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Carol Cain

Carol is her happiest when on an adventure, either close to home or farther away. She's the mom to three fun boys and wife to a handsome Irish/Scot. She lives in New Jersey with her happy crew, but will always be a girl from Brooklyn. You can read her full profile here.

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8 Responses to Speaking Out on What’s Happening In Dominican Republic

  1. Thank you for writing this piece Carol. I’m heartbroken as well. However, it also pains me that this issue in social media has been taken to the other side of the spectrum by labeling all Dominicans as racists. You know the high rates of illiteracy and lack of education that exists which makes the violence exacerbate making things worse. Also, a faulty government doesn’t help. But, the message that is been sent systematically is that ALL Dominicans are racists, and I lived there for 26 years of my life and visit often. There is racism, but like here in the US, and other countries, there are Dominicans also against the government decisions, people who are caring, non-violent, people who are hiring Haitians and treating them with dignity. What worries me the most is that with sharing images from movies and violent videos from outside the Dominican Republic, people are making things worse, they are increasing the hatred on both sides and because hate, racism and discrimination come from a place of ignorance, all those voices that are “trying to help” by calling all Dominican racists are creating more violence within the island. Unlike you, who know more of the history, for many this is just sharing another story, another image, without knowing the reality or the consequences of exaggerations and hatred towards an entire nation.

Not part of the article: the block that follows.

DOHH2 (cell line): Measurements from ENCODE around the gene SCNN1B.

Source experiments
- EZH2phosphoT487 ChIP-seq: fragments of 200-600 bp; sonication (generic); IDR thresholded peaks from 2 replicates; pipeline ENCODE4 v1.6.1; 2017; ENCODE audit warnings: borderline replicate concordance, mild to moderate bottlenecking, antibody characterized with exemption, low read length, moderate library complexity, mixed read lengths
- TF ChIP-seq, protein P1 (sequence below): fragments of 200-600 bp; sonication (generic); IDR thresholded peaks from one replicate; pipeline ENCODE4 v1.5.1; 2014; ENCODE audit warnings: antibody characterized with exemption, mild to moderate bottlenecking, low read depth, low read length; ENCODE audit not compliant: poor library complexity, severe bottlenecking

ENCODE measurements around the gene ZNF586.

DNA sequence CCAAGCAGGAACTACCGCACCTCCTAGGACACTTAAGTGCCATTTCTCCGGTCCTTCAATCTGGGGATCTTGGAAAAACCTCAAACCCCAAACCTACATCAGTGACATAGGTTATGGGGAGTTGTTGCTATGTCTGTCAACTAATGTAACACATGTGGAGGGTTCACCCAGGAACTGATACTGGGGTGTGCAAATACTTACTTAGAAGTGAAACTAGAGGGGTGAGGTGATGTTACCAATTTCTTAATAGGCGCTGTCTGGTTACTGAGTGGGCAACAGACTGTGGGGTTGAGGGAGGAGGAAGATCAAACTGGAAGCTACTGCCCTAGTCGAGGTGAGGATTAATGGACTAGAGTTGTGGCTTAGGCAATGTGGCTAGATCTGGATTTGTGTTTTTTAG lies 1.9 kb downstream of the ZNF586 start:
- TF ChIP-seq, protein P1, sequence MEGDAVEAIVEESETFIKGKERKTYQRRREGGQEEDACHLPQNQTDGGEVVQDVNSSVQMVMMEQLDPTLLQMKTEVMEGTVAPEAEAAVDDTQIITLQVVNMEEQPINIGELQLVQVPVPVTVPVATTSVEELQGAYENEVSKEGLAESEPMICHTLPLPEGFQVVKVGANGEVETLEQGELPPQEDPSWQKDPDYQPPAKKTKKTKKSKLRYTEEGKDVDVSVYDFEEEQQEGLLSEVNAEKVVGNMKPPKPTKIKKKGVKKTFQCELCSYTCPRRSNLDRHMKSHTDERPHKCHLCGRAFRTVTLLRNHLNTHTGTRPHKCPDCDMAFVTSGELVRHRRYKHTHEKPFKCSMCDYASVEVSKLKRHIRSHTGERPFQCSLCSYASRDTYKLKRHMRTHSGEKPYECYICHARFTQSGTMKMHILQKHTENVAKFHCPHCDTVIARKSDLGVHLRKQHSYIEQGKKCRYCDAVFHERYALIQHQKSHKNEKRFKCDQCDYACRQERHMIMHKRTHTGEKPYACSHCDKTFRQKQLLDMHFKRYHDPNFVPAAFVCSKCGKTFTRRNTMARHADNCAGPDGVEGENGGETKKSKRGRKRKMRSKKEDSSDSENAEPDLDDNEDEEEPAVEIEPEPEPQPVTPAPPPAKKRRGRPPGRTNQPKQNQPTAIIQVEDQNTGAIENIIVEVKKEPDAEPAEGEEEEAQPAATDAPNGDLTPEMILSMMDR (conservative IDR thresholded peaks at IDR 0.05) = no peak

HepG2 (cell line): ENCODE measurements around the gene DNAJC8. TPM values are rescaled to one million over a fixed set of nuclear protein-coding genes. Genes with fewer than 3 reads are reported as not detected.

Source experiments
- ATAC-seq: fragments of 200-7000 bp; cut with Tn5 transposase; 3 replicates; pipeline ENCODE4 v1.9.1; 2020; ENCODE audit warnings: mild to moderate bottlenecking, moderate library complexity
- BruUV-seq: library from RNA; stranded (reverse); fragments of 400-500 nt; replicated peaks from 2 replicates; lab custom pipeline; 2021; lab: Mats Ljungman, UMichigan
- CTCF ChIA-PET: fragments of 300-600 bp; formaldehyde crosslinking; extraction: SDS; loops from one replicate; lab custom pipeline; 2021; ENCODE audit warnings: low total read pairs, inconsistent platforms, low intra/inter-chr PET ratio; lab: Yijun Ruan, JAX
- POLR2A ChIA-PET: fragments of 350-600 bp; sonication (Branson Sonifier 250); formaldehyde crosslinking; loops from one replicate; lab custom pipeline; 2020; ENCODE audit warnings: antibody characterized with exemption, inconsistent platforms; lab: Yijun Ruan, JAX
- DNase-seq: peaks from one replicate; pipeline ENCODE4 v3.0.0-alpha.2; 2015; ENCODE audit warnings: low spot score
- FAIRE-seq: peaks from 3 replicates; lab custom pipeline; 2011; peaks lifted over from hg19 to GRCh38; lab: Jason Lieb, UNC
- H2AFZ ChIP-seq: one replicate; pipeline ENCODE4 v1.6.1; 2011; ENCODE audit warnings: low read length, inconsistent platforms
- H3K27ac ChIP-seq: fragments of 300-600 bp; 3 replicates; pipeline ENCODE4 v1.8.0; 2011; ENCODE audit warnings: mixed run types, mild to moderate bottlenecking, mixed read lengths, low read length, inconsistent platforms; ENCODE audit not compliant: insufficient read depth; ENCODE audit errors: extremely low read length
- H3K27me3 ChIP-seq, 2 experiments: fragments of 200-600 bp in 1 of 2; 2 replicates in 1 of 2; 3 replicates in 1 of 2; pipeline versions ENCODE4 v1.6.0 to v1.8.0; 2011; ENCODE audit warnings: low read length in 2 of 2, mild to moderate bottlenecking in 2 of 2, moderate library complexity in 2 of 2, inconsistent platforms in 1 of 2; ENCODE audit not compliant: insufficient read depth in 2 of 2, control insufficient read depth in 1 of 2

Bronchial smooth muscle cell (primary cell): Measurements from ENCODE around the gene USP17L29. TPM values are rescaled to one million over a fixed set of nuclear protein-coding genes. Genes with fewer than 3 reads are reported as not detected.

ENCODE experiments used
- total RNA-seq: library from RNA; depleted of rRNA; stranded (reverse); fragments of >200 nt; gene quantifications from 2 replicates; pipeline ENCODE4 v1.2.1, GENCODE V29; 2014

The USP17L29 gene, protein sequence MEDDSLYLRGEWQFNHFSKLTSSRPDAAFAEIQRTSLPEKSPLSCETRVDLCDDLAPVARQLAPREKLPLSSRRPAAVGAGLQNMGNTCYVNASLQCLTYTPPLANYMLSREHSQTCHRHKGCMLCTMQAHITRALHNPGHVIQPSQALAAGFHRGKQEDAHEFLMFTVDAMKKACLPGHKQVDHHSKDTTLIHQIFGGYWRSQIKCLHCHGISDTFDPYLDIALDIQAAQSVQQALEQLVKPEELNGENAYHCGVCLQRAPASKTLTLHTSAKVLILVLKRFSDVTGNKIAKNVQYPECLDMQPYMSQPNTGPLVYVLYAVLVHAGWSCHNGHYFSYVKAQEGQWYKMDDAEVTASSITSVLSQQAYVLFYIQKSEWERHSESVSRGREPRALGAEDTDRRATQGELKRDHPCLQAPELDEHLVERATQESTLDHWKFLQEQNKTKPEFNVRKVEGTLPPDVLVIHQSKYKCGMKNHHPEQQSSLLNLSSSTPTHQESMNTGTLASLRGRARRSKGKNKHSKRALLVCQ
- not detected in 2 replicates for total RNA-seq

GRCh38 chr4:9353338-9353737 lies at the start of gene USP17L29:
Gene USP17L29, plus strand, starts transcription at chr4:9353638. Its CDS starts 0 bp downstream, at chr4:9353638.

• caincarol says:

      Thank you Dania. This is why I didn\’t share those violent videos I have watched of Dominicans acting such horribly. That being said, I want those Dominicans you speak of, that I also know exist, to be more vocal and more active in protesting and fighting for our country. This isn\’t new. This has been such a solid part of the country\’s history. It\’s time for people to step up and speak up and demand change. Tolerance and excuses are no longer acceptable. If we want to take back the narrative then we have to speak up and against for what is wrong. If we don\’t, we can\’t complain about others taking the story from us. I am hoping that my story is spread far wide enough to open the minds of people and inspire action and change.

  2. Thank you for sharing. I had no idea this was going on and a appreciate you shedding light on this awful situation. When things like this are kept in the shadows of the masses it only leaves room to get worse. Starting the conversation is so important.

  3. kemkem says:

    Wow! What a powerful post. I am so glad you wrote this. People need to know. When l first heard about it, l was gobsmacked! What is happening to “humans” of the world and why is there a race to the bottom from so many places in the world? I feel we are headed to some horrible boiling point in the not so distant future. I have visited the D.R and found it a beautiful place with warm people. So sad that this is happening. I wouldn’t visit in the near future if l had a chance. I hope things get better, but l fear it’s not. 🙁

    • caincarol says:

      I think the process will be slow, but I have to hold out faith that things will change. I broke the cycle of racism and self hate in my Dominican family for my children, and I know there are many others out there who are doing the same. That\’s where my faith lies.